Miller Center

Miller Center National Fellowship

Beginning in the 2017-2018 academic year, the National Fellowship Program, a longstanding initiative of the Miller Center, will fall under the leadership of the Jefferson Scholars Foundation at U.Va.. The Jefferson Scholars Foundation, created in 1980, currently offers the premier graduate fellowship and undergraduate scholarship at the University. To learn more about the National Fellows Program, including how to apply, click here.

Meet The Fellows

David Dagan - Political Science, Johns Hopkins University

Project: "Building the Big House: American Institutions and the Rise of Mass Incarceration, 1980-1995"

Dagan  photo

Fellowship year: 2017

Mentor: Kimberly Johnson, Columbia University

David Dagan’s dissertation examines the rise of mass incarceration in the United States as a project of state-building—a major expansion of government authority and capacity. While scholars have typically associated American state-building with centralization and particularly with the expansion of social policy, Dagan emphasizes the role of decentralization and the expansion of penal policy.

Dagan argues that mass incarceration was spurred by “interdependent fragmentation” – the condition that American governing authority is split both vertically and horizontally, even while policy responsibility is shared across those levels. This combination provided policy makers with substantial buck-passing opportunities that exacerbated punitive electoral dynamics and weakened moderating influences, particularly by putting off a reckoning with prison crowding and costs. Dagan shows these dynamics at work in Pennsylvania and Texas, where prosecutors fought pitched battles against judges and jailers throughout the 1980s, centered on the problem of prison crowding.

Dagan also traces the flow of tough-on-crime rhetoric back and forth between Washington, D.C., and the states. He argues that federal leadership was important in the rise of mass incarceration, even absent significant centralization. This leadership occurred through professional networks, which diffused ideologies and technologies of punishment to the decision makers sitting at the policy levers—state and local officials.

The project helps to link the analysis of rhetoric, policy choices, and outcomes in the mass-incarceration literature. It contributes to a new understanding of the American state by showing that fragmentation enables and even drives the particular brand of state power Dagan dubs coercive capacity.


Benjamin Holtzman - History, Brown University

Project: Crisis and Confidence: Reimagining New York City in the Late Twentieth Century

Holtzman photo

Fellowship year: 2016

Mentor: Suleiman Osman, The George Washington University

Crisis and Confidence: Reimagining New York City in the Late Twentieth Century uses the sweeping transformation of post-1960s New York City to understand the broader remaking of the United States in the latter twentieth century. The project begins in the crisis-plagued New York City of the 1960s, the inauguration of more than a decade of widespread economic and political turmoil, and ends with the city’s proclaimed resurgence in the 2000s. During this period, diverse groups of city-dwellers, including grassroots organizations, non-profit foundations, elites, and elected officials worked to reshape New York as overlapping crises disrupted long-standing logics of urban governance and economics. In chronicling these varied initiatives, Crisis and Confidence reveals a defining characteristic of the period: as different sectors simultaneously embraced the sentiment that city government no longer worked, many turned toward market-based governing logics to sustain key areas of city life. These turns illustrate the powerful connection between local conditions and the broader shift toward a marketized political economy.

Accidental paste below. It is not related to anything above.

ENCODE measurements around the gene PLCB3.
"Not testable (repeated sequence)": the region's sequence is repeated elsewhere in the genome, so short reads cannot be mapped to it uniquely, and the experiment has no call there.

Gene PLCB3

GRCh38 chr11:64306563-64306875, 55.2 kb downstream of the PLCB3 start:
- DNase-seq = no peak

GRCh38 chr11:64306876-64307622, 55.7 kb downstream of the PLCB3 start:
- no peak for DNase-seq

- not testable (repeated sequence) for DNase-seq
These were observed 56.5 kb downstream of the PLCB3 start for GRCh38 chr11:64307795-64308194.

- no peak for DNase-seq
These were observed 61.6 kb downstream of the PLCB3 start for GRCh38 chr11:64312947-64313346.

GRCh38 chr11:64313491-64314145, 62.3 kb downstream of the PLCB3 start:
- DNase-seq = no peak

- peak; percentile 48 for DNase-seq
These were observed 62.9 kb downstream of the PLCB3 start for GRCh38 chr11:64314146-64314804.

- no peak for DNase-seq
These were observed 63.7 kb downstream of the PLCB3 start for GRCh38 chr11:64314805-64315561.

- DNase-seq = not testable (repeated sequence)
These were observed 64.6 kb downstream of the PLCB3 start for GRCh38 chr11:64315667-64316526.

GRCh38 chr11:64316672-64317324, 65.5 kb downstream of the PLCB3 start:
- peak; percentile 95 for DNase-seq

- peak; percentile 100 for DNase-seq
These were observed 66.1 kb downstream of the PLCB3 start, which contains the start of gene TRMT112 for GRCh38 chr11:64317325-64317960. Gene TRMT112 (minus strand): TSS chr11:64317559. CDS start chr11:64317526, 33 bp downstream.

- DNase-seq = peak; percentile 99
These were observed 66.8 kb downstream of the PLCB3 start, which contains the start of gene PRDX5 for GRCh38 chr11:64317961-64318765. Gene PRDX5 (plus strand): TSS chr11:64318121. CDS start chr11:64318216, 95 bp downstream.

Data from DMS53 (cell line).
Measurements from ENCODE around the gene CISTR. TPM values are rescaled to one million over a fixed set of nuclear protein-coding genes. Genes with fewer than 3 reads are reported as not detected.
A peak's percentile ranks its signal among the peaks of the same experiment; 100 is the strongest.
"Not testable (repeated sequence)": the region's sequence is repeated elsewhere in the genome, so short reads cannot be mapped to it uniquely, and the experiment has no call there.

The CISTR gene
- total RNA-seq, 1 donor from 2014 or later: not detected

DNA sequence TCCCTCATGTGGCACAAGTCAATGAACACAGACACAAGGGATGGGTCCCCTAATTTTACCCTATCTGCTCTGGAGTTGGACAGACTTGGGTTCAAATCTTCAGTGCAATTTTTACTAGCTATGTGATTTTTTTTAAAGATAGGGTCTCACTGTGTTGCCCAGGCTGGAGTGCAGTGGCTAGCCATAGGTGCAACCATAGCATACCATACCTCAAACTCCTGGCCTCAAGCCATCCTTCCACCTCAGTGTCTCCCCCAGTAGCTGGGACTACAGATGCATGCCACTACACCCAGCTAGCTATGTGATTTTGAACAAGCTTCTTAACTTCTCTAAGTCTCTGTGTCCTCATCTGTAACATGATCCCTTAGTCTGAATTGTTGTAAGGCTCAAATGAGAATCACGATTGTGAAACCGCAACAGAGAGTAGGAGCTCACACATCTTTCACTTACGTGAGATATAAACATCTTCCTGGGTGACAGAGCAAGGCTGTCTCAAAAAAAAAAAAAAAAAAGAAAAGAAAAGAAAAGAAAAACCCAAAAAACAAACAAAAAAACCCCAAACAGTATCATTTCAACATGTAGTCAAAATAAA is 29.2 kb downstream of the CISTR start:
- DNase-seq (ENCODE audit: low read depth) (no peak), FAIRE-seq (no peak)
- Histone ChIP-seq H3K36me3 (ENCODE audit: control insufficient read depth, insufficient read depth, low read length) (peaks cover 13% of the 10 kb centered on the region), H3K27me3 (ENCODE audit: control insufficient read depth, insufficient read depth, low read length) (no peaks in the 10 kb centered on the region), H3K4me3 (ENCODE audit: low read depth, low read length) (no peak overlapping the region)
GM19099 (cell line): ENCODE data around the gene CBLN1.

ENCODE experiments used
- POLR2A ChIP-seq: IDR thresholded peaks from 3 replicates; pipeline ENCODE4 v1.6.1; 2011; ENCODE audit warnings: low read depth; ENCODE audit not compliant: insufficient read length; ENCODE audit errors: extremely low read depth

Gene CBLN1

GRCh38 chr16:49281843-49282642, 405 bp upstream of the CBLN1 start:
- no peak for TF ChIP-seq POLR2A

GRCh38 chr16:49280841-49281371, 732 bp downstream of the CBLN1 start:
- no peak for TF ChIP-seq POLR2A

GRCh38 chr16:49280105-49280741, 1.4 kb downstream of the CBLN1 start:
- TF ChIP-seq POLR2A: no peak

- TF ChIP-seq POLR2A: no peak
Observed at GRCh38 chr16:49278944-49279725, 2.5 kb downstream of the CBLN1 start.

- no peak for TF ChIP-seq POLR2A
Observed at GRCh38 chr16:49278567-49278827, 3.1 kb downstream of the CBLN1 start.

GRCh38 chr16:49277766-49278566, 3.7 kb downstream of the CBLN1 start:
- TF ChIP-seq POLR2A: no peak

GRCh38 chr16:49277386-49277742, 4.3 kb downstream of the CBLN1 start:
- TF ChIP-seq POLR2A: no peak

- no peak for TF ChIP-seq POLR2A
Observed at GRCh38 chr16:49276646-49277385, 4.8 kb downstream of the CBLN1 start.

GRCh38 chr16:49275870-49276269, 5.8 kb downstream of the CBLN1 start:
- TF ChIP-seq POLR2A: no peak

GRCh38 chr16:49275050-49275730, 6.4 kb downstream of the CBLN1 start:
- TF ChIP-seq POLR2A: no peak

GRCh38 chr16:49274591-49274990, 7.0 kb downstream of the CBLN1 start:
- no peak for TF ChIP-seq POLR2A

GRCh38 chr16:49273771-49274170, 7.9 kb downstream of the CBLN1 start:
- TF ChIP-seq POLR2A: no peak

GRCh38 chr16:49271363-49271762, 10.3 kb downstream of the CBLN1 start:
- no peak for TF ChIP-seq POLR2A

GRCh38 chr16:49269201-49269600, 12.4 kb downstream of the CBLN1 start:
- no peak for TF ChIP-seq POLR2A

Christopher Jones - History and Sociology of Science, University of Pennsylvania

Project: Energy Highways: Canals, Pipes, and Wires Transform the Mid-Atlantic

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Fellowship year: 2009

Mentor: John McNeill, Georgetown University

Christopher Jones is Assistant Professor of Historical, Philosophical, and Religious Studies at Arizona State University.

Jones is a historian of energy, technology, and environment who studies how we have come to use and depend on fossil fuel energy sources and how these decisions have changed the ways we live, work, and play. 

Jone's dissertation argued that energy transporters occupied a central position between producers and consumers and actively shaped the mid-Atlantic's energy history through choices about how canals, pipes, and wires were built, how they were operated, and where they went. His project consisted of three sections analyzing the transportation and consumption of coal (1820–1860), oil (1860–1900) and electricity (1900–1930). In his work, Jones drew on and integrated the insights of historians of technology, energy, industrialization, regional development, and the environment. He additionally highlighted the social effects of the transportation of energy and included social policy implications.

Selected Recent Publications

Christopher Jones is a regular contributor to The Huffington Post.

Routes of Power: Energy and Modern America (Harvard University Press, 2014).


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